After Congress avoided default on U.S. debt obligations, the media reported the opinions and recriminations of politicians and pundits on why the country had been subjected to the humiliating spectacle of a "dysfunctional government."
One question we should now ask is: What have we learned from this episode about the federal government's capability to deal with fundamental problems confronting the nation?
Here are five conclusions I draw from this painful period of watching Congress and the president refuse to face up to the full implications of the dangerous debt crisis.
This Congress is incapable of deciding major issues. Its failure to reach agreement on major debt reduction is but one of many issues that members seem unwilling to resolve. Energy policy, immigration reform, agriculture subsidies, transportation needs are crucial national problems requiring congressional action. But they were put aside as legislators wrangled over how to cut the budget.
U.S. stock markets dropped after failure by Congress to agree on serious long-term debt reduction, and markets around the world responded negatively. Standard and Poor's downgraded its AAA rating on U.S. debt for the first time,
Elections have consequences. The 2010 congressional elections resulted in the Republican Party's gaining control of the House of Representatives, a major change in the political dynamics of Washington. Many new members are supporters of the tea party movement whose objectives are: drastically cut federal spending, reduce taxes, and rein in the size of government. Although many liberals and pundits denounced their tactics, a few calling them "terrorists," the reality is that these new conservatives represent a growing segment of American voters and may increase their strength in 2012.
Cuts in Medicare and Medicaid are needed. A major reason Congress could not agree on long-term debt reduction was the adamant opposition of liberal Democrats to any reductions in health care for seniors and those who can't pay. Health costs are ballooning at an unsustainable rate, and most experts agree that these entitlement costs must be substantially reduced or they will break the federal budget.
Social Security is in a different category. It will remain solvent for at least twenty years and its long-term viability can be assured by gradually increasing the eligibility age to 70 and, potentially, means-testing the amount paid to recipients.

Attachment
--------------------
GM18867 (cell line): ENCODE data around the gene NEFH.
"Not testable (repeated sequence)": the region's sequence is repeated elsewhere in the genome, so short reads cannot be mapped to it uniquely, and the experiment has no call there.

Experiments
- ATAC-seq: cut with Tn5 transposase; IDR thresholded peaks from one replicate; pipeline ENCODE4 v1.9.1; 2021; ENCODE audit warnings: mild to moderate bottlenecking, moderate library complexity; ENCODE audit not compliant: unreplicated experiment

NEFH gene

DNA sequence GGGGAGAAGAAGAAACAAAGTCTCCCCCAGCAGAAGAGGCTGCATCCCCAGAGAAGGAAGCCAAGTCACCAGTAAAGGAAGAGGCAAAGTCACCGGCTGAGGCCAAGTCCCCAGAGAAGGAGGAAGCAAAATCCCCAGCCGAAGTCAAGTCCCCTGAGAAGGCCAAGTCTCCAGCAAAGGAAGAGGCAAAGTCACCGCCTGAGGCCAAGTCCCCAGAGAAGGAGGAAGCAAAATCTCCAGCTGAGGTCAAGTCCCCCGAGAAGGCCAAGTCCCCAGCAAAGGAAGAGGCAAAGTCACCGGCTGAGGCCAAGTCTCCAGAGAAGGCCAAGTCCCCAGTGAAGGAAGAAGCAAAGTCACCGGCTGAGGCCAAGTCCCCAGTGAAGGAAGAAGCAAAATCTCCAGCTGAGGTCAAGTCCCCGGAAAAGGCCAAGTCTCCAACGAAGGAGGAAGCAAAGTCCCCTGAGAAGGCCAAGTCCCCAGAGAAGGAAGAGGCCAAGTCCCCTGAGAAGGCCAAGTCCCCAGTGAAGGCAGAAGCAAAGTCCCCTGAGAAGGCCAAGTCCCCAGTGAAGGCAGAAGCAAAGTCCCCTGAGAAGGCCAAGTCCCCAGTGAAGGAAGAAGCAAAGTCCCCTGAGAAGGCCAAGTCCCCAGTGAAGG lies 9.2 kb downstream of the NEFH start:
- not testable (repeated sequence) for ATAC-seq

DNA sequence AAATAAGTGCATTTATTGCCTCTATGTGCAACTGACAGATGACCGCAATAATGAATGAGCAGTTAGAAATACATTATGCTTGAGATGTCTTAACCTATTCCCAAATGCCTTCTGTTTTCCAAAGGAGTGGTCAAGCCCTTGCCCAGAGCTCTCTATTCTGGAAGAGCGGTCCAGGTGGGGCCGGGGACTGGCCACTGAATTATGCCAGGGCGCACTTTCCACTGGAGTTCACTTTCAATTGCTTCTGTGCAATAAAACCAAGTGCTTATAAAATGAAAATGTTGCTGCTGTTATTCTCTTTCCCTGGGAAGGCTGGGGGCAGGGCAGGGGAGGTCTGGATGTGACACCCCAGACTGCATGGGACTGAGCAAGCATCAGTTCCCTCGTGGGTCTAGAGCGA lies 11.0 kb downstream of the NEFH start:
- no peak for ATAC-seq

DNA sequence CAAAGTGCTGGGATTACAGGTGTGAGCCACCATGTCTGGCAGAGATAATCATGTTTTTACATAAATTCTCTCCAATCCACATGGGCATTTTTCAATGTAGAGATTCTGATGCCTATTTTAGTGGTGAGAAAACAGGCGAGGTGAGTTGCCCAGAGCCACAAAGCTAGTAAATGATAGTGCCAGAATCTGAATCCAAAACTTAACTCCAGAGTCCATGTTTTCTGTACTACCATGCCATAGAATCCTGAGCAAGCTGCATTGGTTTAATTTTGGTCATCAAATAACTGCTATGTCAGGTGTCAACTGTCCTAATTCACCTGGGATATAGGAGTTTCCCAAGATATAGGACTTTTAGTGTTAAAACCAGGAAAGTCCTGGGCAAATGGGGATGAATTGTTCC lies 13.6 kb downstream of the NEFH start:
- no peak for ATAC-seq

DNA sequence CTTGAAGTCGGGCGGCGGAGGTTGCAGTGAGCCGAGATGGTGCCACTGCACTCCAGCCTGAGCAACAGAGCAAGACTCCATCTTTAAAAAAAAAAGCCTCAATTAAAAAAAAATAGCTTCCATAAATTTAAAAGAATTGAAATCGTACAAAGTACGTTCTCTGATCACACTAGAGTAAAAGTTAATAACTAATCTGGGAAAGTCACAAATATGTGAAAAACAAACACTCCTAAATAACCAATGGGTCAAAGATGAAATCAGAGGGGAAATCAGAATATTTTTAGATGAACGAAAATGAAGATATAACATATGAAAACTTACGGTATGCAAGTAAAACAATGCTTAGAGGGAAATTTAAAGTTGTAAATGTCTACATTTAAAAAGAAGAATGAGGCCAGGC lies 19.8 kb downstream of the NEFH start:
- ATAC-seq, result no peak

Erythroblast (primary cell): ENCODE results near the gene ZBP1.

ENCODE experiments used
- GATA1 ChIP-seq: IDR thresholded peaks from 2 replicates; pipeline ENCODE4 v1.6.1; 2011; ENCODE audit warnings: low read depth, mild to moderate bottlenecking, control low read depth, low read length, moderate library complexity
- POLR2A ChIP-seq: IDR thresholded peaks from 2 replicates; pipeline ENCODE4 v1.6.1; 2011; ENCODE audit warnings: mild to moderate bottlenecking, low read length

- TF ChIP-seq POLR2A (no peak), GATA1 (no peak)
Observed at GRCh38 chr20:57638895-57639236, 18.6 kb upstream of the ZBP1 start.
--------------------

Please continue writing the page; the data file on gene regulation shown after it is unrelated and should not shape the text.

All Americans, not just the rich, should pay more taxes. Tea party diehards argue that federal entitlements and other government programs can be cut without increasing revenues of any kind. However, the voting public will not permit the massive reductions in federal programs demanded by tea party leaders. Democrats persist in arguing that the budget can be balanced by "taxing the rich," which they view as an annual income of more than $250,000.
Some think the tax problem will be resolved in December 2012 when the Bush- era tax cuts expire. But even this new revenue, which is denounced by tea party hardliners, will not cut federal budget deficits sufficiently to stabilize our huge national debt. So, a national sales tax may be seen as a way to increase revenues without further raising tax rates for individuals.
Defense spending and foreign aid need to be reduced. For ten years after the 9-11 attacks, annual defense budgets were greatly increased and today the DOD budget is roughly double that of 2001. Many conservatives worry that cutting defense will make the country more vulnerable to terrorist attacks, and encourage states like Iran to press their designs against neighbors and endanger regional peace.
It is time for the United States to realize it can no longer be the world's policeman. and that its military forces and supporting budgets need to be focused more narrowly on areas of vital national interest. This suggests a more rapid withdrawal from Iraq and Afghanistan and avoidance of new troop commitments to some regions, for example, the Middle East where Arab countries are in a revolutionary period.
The Founding Fathers gave us a constitution that provides safeguards on individual freedoms. Separation of powers and "checks and balances" among three branches of government are enshrined in our basic law. But how does society deal with a crisis in which checks and balances lead to political gridlock, social unrest simmers, and the government is threatened with paralysis?
During wartime we give the president extraordinary powers to deal with a security crisis, and in 1933 we gave the president broad authority to cope with near economic paralysis. In 2011, are we nearing a point where the president should be given additional authority to deal with the budget crisis if Congress does not?
File last modified on Monday, 14-AUG-2011 1:31 PM EST